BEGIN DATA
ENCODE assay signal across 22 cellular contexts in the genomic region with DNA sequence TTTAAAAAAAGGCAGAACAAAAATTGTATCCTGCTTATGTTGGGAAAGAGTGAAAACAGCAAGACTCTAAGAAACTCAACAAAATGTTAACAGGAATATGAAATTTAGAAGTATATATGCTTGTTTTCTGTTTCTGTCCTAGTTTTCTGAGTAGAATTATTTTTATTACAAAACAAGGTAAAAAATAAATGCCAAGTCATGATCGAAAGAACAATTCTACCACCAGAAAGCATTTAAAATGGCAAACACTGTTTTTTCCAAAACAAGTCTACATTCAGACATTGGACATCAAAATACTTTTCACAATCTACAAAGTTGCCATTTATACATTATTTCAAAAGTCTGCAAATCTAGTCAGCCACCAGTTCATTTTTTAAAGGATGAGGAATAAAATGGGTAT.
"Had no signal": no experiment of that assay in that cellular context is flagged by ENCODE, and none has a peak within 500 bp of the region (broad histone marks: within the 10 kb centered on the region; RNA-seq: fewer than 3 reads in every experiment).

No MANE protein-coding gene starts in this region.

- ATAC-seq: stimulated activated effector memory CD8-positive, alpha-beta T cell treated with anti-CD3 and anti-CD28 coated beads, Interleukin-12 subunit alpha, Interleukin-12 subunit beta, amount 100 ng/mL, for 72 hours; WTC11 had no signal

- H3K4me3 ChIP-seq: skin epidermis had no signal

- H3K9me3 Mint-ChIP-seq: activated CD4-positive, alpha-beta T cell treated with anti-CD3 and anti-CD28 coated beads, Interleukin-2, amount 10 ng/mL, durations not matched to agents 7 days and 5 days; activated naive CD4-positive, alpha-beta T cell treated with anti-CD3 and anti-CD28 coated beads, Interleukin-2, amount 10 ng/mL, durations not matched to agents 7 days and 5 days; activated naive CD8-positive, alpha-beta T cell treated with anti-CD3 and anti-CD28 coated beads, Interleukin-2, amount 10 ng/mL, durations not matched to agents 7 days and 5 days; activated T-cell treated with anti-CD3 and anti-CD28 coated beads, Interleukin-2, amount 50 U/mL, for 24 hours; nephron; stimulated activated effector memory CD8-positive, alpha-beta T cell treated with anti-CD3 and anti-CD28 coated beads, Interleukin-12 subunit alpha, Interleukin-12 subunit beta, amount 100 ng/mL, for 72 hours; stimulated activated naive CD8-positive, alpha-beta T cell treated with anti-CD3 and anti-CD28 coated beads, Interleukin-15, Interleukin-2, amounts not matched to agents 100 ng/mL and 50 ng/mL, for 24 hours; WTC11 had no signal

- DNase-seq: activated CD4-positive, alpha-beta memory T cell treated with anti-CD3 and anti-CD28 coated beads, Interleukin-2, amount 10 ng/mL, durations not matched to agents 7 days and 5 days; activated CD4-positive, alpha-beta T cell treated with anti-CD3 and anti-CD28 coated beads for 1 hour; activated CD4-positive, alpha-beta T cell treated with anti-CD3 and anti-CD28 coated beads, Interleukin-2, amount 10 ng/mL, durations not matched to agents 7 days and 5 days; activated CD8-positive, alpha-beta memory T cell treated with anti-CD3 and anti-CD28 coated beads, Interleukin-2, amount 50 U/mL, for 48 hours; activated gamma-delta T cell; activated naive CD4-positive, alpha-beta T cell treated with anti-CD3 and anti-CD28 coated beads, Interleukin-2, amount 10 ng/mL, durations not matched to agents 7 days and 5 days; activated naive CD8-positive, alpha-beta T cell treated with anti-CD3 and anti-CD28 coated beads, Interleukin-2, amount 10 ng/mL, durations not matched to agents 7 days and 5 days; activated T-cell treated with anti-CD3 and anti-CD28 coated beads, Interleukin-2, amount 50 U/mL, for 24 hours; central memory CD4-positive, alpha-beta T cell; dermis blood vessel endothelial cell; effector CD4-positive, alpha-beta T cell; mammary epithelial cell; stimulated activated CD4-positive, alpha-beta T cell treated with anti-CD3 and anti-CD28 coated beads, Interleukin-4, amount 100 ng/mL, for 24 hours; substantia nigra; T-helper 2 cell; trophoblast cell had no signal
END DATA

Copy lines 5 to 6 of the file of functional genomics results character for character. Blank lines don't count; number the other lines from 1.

- H3K4me3 ChIP-seq: skin epidermis had no signal

- H3K9me3 Mint-ChIP-seq: activated CD4-positive, alpha-beta T cell treated with anti-CD3 and anti-CD28 coated beads, Interleukin-2, amount 10 ng/mL, durations not matched to agents 7 days and 5 days; activated naive CD4-positive, alpha-beta T cell treated with anti-CD3 and anti-CD28 coated beads, Interleukin-2, amount 10 ng/mL, durations not matched to agents 7 days and 5 days; activated naive CD8-positive, alpha-beta T cell treated with anti-CD3 and anti-CD28 coated beads, Interleukin-2, amount 10 ng/mL, durations not matched to agents 7 days and 5 days; activated T-cell treated with anti-CD3 and anti-CD28 coated beads, Interleukin-2, amount 50 U/mL, for 24 hours; nephron; stimulated activated effector memory CD8-positive, alpha-beta T cell treated with anti-CD3 and anti-CD28 coated beads, Interleukin-12 subunit alpha, Interleukin-12 subunit beta, amount 100 ng/mL, for 72 hours; stimulated activated naive CD8-positive, alpha-beta T cell treated with anti-CD3 and anti-CD28 coated beads, Interleukin-15, Interleukin-2, amounts not matched to agents 100 ng/mL and 50 ng/mL, for 24 hours; WTC11 had no signal